Verdict: Donut games have their charms, but there are far better ones, so grab one of them next time there is a sale.
I’ll be sticking with the plentiful supply of better Donut titles.
In short: A side scrolling runner that evolves as you play.
This runner, is actually six runners in one. It roughly progresses through the evolution of man, from fish thing to lizard thing to monkey thing and so forth. The mechanics also change with each evolution. The lizard can only jump, but the monkey can double jump and sprint. It is a unique method of mixing up the gameplay, and it really sets it apart from the usual runners where upgrades and abilities can be purchased to change the gameplay. The game does feel a little underdone though. The visual style is cartoony, but doesn’t really appeal to me and the game is also missing the achievements or objectives that could really drive it along. It also crashes too often for my liking.
Verdict: A neat idea, not so well executed.
I’ll be playing a little more, just to see what each evolution brings, but ultimately, deletion awaits.
Saving Private Sheep 2
In short: Another in the crowded slingshot genre. Oh, and ads. Ads everywhere
In my first 30 seconds playing, I faced two advertisements for Jackpot Slots, one being a pop up banner, and the other in a quasi iOS notification. This was followed by a full screen ad for Ninja Toss… From there on in, there were also small banner ads in loading screens, in menus, and in level scorecards. There was also an annoying issue with locked rotation, that had me constantly 180-ing my device in my hands between loading screens and menus. Plus, retina-graphics as an in game download? What is this, 2009? I also don’t even understand the name of this game… There are sheep using slingshots to fire hedgehogs at a wolf, and hopefully also to collect a few coins on the way… The only reference to the military is the fact that the sheep are wearing camouflage helmets. As for the game, when I finally got to it… A fairly basic slingshot game.
Verdict: Avoid. There are far better slingshot games in the App Store. For something very like this, but oodles better, I’d recommend Adult Swim’s Snoticles.
I’ll be burning it with fire.
In short: An old school Game and Watch style game.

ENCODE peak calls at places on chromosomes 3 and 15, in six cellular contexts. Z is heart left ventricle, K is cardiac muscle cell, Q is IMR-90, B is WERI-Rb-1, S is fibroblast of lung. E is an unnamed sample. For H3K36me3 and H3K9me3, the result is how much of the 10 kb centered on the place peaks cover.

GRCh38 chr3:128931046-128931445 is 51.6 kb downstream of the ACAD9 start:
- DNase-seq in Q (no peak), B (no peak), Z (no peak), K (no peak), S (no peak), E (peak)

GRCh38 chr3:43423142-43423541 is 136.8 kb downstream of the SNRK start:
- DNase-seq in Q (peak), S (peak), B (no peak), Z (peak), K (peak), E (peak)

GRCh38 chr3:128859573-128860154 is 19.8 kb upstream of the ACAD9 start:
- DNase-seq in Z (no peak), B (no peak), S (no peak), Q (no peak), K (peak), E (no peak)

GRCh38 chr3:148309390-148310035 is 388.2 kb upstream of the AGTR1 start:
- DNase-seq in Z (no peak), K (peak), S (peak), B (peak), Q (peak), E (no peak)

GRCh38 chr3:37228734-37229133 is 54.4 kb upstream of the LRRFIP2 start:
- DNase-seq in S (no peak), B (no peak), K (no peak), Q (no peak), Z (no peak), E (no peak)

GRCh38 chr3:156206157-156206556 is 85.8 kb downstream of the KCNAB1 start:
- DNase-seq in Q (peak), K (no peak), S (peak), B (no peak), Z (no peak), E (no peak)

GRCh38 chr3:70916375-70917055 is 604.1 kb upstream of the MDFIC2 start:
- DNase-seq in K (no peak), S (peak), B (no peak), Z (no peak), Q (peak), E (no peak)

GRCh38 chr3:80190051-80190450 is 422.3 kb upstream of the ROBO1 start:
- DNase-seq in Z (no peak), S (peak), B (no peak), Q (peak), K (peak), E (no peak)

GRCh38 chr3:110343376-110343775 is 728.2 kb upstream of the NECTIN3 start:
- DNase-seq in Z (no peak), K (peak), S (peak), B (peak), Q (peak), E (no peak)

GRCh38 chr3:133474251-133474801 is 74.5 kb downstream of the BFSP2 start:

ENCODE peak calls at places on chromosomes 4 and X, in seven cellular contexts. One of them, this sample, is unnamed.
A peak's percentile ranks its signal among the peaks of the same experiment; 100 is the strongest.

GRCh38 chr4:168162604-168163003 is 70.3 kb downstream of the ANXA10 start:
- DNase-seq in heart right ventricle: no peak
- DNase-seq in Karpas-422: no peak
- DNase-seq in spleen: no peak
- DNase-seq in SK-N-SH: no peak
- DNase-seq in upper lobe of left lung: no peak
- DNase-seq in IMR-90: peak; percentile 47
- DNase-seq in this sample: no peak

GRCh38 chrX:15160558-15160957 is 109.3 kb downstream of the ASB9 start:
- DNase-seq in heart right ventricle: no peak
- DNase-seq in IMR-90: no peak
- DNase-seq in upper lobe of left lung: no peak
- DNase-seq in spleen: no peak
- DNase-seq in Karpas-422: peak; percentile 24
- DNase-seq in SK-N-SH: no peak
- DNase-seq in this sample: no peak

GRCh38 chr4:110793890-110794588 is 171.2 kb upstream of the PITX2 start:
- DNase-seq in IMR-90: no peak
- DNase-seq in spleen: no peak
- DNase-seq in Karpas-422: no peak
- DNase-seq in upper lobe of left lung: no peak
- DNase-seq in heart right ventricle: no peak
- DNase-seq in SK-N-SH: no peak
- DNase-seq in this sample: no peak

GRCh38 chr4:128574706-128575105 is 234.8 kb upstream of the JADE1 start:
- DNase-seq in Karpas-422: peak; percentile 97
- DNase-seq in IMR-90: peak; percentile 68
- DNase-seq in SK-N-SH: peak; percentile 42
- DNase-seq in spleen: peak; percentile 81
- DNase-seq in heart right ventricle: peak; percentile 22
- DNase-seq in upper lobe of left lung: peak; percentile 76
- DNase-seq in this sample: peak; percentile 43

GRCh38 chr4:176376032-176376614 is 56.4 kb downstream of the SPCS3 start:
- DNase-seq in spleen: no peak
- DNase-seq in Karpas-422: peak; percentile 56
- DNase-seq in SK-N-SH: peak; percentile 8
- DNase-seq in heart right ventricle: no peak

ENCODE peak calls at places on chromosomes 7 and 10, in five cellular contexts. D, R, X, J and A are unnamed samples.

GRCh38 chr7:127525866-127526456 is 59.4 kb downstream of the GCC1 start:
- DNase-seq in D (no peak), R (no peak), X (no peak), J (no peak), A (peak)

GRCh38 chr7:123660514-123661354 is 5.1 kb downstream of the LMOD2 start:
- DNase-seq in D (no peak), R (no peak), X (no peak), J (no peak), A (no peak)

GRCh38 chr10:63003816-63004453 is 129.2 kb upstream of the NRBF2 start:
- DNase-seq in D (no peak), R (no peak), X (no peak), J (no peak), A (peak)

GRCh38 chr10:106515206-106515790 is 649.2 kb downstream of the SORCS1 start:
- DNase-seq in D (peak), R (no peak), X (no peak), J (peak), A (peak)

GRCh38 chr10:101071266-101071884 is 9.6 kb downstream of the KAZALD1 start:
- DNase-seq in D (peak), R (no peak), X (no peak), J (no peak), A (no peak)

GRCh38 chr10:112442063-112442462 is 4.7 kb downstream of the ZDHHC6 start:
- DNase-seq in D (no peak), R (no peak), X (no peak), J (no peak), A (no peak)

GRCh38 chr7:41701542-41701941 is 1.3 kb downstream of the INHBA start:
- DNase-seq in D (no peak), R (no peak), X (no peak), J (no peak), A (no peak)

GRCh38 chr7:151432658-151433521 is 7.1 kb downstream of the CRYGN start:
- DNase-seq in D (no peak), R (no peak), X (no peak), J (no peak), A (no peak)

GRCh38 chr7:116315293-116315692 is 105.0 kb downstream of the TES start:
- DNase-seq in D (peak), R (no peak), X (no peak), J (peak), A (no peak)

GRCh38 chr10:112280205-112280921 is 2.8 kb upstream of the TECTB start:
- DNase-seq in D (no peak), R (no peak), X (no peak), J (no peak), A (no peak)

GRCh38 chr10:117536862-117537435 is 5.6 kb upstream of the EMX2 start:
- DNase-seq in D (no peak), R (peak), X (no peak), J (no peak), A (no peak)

Having never played any G&Ws myself, I can’t be sure if this is an exact clone of something, but I don’t think it is. For this kind of game to hold up properly today, I think it needs a few more modes and other sweeteners. However it is totally free after all, so that pretty swell.
Verdict: A nice little amusement for the (non-existent) price of admission
I’ll be removing this, but after I’ve worked at a few more achievements.
League of Evil
In short: Another retro styled platformer, but a good one.
There isn’t an ounce of fat in this package. It’s just a dinky-die, well designed platformer. You have the ability to jump, double jump, and punch, and your objective is to take out evil scientists, and any soldiers in your way. There are a whopping 169 levels to play through, leaderboards for the speedy, and 17 achievements for the collectors. Despite being ported from the wonderful world of Flash games, the controls hold up fine on the touchscreen, and they feel really responsive.
Verdict: A really winner in the retro platformer category, and great for those who like to speed run.
I’ll be glad to play through this one.
In short: A game that oozes style, literally.
Yes, the artwork for this game is pretty impressive. The gameplay however, is a bit sketchy. Players are required to keep the little girl safe and soundly sleeping, by killing off all the nightmarish creatures that populate the screen from the sides inward. This is done by a variety of tapping, slicing and shaking touch-inputs. That’s about the extent of it though. Lots of tappy-swipy action. It just isn’t a great deal of fun, which is a shame since the artwork and the soundtrack are quite swell.
Verdict: Worth a quick look,
I’ll be removing this.
In short: A low fi, fast paced, 2D platforming experience.